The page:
For example, we worked with a client on a large retail project in Brisbane who were able to remove insulation from some walls by offsetting the requirements to other areas with the aid of energy modelling.
The most efficient method of reducing energy use through windows and glazing is to reduce the number or size of windows.
However, if this isn’t considered a preferred solution by clients or architects, the next most efficient method to adopt is window shading. Energy modelling can be used on proposed window shading, reducing the required glazing energy performance. Providing shading to windows can be a relatively cost-effective measure to reduce glazing costs.
Further reductions in glazing performance can be made from offsets of other building components, such as higher performing walls, significantly reducing the costs of glazing.
Buildings with suspended floors must insulate the floors of the envelope of buildings as per Section J of the NCC.
With energy modelling, a performance-based solution can remove the need for underfloor insulation, except under refrigerated areas due to the risk of condensation (particularly if the floor is above a car park). Often this can be achieved without any significant changes if this is offset by improved performance of the proposed sizes of wall and roof insulation, providing more insulation than is otherwise required.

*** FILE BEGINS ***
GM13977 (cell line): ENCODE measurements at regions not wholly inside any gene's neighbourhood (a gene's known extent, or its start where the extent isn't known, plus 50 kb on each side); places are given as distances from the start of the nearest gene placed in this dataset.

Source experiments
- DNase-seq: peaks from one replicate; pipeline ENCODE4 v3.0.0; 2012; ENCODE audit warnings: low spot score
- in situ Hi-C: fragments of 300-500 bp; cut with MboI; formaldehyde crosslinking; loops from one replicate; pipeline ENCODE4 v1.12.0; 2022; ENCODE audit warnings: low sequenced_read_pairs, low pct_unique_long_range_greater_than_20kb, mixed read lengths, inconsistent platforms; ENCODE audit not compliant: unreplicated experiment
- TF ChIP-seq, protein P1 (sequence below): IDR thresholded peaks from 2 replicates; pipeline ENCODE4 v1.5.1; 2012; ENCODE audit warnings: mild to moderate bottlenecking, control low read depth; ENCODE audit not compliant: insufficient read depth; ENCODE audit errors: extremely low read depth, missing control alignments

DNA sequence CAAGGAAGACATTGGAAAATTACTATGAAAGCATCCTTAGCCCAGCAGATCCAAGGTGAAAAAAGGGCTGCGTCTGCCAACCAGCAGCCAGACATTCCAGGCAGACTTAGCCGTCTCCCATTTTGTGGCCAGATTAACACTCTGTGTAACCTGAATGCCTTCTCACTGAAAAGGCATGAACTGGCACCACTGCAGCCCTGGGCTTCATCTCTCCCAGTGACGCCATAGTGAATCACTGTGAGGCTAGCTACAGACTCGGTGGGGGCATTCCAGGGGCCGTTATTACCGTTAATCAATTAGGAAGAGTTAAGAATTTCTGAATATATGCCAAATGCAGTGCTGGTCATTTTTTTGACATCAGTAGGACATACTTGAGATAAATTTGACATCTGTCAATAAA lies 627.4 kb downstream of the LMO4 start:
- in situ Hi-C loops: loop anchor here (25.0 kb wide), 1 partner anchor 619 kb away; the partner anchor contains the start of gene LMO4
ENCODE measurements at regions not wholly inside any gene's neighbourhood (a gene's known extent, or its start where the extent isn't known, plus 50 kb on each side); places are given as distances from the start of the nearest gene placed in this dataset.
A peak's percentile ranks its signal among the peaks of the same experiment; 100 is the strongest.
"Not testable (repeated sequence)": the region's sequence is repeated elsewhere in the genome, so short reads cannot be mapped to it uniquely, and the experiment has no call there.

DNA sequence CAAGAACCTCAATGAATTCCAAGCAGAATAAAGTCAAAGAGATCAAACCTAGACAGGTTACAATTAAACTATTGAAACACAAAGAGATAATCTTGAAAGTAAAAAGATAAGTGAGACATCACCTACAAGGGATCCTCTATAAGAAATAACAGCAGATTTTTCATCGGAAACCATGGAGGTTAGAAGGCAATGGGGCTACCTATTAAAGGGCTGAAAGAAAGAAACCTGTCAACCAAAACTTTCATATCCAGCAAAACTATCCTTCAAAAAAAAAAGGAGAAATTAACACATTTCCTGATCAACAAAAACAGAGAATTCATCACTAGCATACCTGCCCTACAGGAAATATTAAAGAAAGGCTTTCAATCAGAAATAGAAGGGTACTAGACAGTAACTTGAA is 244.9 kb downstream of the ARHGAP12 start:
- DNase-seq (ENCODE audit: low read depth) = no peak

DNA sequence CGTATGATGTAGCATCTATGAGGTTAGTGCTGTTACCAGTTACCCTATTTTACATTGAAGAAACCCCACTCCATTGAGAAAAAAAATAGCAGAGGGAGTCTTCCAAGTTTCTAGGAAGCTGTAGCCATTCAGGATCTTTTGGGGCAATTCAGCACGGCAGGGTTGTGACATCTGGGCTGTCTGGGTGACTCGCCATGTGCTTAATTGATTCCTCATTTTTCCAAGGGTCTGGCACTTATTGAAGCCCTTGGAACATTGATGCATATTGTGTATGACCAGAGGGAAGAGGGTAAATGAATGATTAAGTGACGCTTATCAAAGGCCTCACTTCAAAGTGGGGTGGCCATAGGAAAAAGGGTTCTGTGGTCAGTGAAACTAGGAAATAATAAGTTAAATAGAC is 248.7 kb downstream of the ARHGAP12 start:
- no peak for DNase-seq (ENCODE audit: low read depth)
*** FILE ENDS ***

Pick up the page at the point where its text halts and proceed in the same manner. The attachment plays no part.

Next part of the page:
Removing the need for underfloor insulation can result in a significant saving in both materials and labour on the project.
Using energy modelling, construction managers can compare proprietary products and other innovative insulation/wall types against the performance of conventional and DTS insulation/wall types in the context of the entire building and the building’s location and orientation.
For example, we have recently undertaken energy modelling to help clients decide on the right proprietary wall systems for their project that complied with the NCC while minimising their construction costs.
The cost of energy modelling is often only a fraction of the possible savings available by optimising the building’s fabric while maintaining the architectural features envisioned by the end client. Using energy modelling regularly leads to decreased costs and less compromises in the architectural requirements of the end client.
How much your project can benefit from energy modelling depends heavily on when you implement it.
If it’s left until the last minute, difficulties are often encountered meeting the DTS requirements of Section J. This can lead to not only costly rework but it can also minimise the scope of efficiencies and changes that can be made to reduce costs, eliminating any benefit of using energy modelling.
Instead, if it’s used in the early stages when designing items such as wall insulation and window shading, sizes and numbers can be much more easily adjusted, and a reduction in construction costs can be achieved while still meeting the requirements of the client and delivering the full scope of the project.